I am very disappointed. I faxed an order for several tenugui in June, immediately after this post originally was put online, and I sent credit card information, asking that the items be charged and held. Shop person assured me that they would save items for pick – up at end of July when my husband would again be in Japan. Today he went to pick them up- and there was no record, no saved items, and -worse- no stock left despite assurances by phone that items were in stock and would be saved/charged in advance of pick up., Unfortunately I have to advise that this shop which -in theory- represents much of the wonderful Japanese heritage which has been resurrected in recent years, is no longer being responsive to interested patrons. Staff speak only broken English, do not follow through on promised/statements/orders, and otherwise have degenerated into “tourist” quality. Further, for irritation of businessman/husband, shop did not open at 10:00 as proclaimed on website, but at 11:00. Wonderful idea, but very, very poor followthrough, and likely imminent demise because the concept of this shop is designed to appeal to modern-thinking folks. Sad.
    Kay Yanev

    • Dear Kay

      I am undone to read of your unhappy encounter with Blue & White !
      I am inexpressibly sorry and hope I can do something to rectify this carelessness of Blue & White.
      If your husband is still in Tokyo, I will bring the tenugui you ordered to his hotel.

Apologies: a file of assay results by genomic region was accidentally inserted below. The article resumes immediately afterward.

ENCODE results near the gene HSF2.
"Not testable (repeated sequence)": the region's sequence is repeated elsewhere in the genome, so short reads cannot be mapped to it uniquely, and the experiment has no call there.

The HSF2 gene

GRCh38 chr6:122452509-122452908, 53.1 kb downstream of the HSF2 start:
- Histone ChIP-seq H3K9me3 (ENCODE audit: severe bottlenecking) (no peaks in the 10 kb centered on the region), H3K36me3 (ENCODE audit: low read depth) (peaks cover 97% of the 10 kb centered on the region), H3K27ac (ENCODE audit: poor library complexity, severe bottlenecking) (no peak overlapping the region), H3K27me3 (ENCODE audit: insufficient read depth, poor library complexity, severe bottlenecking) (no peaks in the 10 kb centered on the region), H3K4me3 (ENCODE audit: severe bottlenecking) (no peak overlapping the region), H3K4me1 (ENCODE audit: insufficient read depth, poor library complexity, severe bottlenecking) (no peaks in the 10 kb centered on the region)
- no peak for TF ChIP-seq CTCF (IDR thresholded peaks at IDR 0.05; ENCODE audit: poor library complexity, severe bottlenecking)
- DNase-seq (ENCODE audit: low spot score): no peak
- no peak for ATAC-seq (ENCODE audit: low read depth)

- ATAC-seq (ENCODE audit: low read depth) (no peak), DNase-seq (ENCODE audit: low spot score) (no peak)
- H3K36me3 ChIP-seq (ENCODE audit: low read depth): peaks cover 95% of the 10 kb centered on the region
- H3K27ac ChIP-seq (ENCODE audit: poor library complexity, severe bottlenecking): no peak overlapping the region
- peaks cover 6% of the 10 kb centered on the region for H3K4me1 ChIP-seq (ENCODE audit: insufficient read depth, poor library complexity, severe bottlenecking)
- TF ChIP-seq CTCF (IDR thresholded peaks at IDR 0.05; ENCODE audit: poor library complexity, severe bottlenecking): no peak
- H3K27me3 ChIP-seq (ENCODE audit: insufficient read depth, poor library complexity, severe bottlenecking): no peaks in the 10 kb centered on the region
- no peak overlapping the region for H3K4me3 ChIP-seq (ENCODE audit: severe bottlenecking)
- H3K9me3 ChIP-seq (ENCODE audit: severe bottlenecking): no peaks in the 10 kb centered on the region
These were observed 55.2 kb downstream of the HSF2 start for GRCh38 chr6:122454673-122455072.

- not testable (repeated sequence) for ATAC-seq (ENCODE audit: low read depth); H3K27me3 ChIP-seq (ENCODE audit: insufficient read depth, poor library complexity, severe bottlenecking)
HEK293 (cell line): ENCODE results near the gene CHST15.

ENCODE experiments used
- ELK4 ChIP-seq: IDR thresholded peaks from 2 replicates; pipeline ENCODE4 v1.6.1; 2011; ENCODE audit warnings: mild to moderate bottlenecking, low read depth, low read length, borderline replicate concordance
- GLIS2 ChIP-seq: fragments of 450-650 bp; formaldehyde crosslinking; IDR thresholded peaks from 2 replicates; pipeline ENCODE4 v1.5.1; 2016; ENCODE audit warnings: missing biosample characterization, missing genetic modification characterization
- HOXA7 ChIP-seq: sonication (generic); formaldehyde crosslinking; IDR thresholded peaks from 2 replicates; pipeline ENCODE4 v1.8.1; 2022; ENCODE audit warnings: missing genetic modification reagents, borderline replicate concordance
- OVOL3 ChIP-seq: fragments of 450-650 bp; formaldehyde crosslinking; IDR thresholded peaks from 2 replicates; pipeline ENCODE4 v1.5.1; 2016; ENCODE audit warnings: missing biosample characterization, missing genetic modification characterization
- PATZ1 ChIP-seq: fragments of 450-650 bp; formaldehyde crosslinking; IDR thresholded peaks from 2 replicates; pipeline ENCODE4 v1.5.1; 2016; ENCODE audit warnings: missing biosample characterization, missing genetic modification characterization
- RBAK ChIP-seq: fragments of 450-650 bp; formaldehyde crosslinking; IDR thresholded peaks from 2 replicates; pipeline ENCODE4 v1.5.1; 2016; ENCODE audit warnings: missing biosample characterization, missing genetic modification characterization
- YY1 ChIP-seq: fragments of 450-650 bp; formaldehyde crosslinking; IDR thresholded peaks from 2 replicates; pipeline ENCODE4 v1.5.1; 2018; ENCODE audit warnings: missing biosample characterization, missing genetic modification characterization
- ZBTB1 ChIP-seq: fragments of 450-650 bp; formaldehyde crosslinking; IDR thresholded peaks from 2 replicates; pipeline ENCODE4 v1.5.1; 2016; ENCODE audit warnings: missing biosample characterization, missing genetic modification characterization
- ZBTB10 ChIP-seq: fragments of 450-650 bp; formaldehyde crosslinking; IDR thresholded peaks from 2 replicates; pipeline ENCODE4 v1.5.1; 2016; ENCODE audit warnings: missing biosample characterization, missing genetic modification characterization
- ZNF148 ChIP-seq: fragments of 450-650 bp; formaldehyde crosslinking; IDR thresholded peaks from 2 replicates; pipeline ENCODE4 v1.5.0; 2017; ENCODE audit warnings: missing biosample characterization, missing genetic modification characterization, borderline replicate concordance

If they are not the ones you ordered, we will order them and send them to you.
      Please tell him how very sorry we are for having come to Blue & White and found it closed!
      We have changed our opening time to 11 for the summer and certainly should have posted this information on the Blog.
      We are not like this. Not tourist quality service. We care mightily about what we are doing and want to make sure every customer is happily connected to the craft tradition of Japan.
      I have been away this month, but that does not explain such carelessness.
      I will go to the shop at 11 this morning to find out what has happened and if your husband is still in town, please let me know how I can contact him.
      If he is, maybe he could take the time/trouble to call me at 090 7424 3961.
      Please let us correct this inexcusable oversight and help you understand that we are NOt just promises, but sincerely want to make you and all our customers happy and aware of the treasures of Japan.

      with heads bowed low

      Blue & White
      amy katoh